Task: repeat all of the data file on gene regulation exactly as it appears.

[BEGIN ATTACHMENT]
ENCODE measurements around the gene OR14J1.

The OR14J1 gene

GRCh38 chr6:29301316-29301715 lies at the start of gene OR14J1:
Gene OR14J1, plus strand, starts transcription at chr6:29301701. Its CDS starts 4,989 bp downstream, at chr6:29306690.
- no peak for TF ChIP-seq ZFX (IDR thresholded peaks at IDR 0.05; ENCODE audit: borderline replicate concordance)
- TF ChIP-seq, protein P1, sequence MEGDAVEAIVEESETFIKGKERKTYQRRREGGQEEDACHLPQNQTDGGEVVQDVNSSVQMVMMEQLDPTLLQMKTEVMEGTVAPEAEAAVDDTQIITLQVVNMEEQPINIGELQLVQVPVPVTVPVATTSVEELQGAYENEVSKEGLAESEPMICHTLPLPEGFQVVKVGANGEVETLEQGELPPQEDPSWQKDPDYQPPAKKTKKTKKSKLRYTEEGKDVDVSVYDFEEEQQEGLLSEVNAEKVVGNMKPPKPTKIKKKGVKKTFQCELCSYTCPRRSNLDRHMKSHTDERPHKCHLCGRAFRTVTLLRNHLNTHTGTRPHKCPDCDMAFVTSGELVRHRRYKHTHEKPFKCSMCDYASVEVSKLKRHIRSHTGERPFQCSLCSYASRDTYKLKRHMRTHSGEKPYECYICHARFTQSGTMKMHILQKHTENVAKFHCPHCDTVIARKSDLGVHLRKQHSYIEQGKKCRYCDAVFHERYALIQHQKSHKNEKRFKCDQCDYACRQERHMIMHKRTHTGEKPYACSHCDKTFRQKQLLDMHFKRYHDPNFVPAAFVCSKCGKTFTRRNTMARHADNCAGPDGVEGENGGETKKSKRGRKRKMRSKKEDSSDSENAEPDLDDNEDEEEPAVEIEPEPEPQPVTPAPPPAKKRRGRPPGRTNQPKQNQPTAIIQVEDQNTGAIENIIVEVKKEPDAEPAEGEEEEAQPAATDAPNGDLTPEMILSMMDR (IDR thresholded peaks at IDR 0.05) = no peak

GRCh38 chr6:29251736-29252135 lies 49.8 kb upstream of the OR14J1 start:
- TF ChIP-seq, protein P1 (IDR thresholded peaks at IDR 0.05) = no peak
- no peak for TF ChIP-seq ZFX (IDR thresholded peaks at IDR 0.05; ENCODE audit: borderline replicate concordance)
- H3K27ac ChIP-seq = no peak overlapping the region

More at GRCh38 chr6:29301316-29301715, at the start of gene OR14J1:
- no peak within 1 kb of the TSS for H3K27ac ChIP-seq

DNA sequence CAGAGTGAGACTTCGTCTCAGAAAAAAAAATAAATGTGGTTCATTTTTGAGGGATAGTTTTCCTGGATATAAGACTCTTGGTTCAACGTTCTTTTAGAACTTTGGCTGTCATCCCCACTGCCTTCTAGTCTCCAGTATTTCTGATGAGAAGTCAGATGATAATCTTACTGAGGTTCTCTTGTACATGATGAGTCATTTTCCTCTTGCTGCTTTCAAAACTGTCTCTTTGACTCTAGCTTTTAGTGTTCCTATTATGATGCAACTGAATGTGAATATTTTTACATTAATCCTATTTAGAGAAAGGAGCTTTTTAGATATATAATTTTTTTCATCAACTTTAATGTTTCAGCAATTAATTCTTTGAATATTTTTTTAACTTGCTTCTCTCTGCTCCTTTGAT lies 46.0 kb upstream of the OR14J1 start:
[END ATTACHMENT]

ENCODE measurements around the gene OR14J1.

The OR14J1 gene

GRCh38 chr6:29301316-29301715 lies at the start of gene OR14J1:
Gene OR14J1, plus strand, starts transcription at chr6:29301701. Its CDS starts 4,989 bp downstream, at chr6:29306690.
- no peak for TF ChIP-seq ZFX (IDR thresholded peaks at IDR 0.05; ENCODE audit: borderline replicate concordance)
- TF ChIP-seq, protein P1, sequence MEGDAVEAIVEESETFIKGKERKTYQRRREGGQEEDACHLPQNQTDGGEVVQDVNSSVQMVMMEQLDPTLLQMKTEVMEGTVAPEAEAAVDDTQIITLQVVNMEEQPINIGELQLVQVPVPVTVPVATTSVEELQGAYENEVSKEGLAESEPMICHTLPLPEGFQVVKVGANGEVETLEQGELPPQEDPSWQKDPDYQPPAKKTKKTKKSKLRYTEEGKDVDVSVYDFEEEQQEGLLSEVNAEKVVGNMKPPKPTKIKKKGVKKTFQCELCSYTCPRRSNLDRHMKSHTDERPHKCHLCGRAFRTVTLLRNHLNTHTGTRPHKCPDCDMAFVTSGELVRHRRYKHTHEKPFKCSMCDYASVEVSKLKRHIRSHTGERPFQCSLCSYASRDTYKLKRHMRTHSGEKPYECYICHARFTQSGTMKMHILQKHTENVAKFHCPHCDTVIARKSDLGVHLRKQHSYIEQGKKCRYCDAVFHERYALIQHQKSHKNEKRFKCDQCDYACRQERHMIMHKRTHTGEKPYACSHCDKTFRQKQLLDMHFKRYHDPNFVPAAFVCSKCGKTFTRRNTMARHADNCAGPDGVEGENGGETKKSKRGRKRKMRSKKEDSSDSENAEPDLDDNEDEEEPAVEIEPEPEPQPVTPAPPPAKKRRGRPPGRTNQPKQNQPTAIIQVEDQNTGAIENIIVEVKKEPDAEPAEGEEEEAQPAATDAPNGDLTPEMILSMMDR (IDR thresholded peaks at IDR 0.05) = no peak

GRCh38 chr6:29251736-29252135 lies 49.8 kb upstream of the OR14J1 start:
- TF ChIP-seq, protein P1 (IDR thresholded peaks at IDR 0.05) = no peak
- no peak for TF ChIP-seq ZFX (IDR thresholded peaks at IDR 0.05; ENCODE audit: borderline replicate concordance)
- H3K27ac ChIP-seq = no peak overlapping the region

More at GRCh38 chr6:29301316-29301715, at the start of gene OR14J1:
- no peak within 1 kb of the TSS for H3K27ac ChIP-seq

DNA sequence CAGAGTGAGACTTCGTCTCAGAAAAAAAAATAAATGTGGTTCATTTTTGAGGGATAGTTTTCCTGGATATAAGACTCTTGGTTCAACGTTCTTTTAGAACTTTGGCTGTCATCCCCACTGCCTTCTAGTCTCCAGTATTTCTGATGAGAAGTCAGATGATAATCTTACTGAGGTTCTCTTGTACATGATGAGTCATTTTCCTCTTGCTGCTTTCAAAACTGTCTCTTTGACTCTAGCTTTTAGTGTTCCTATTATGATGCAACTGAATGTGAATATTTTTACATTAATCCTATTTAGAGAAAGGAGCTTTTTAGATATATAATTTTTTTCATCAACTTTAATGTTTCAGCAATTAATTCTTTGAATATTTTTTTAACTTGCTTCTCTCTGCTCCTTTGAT lies 46.0 kb upstream of the OR14J1 start: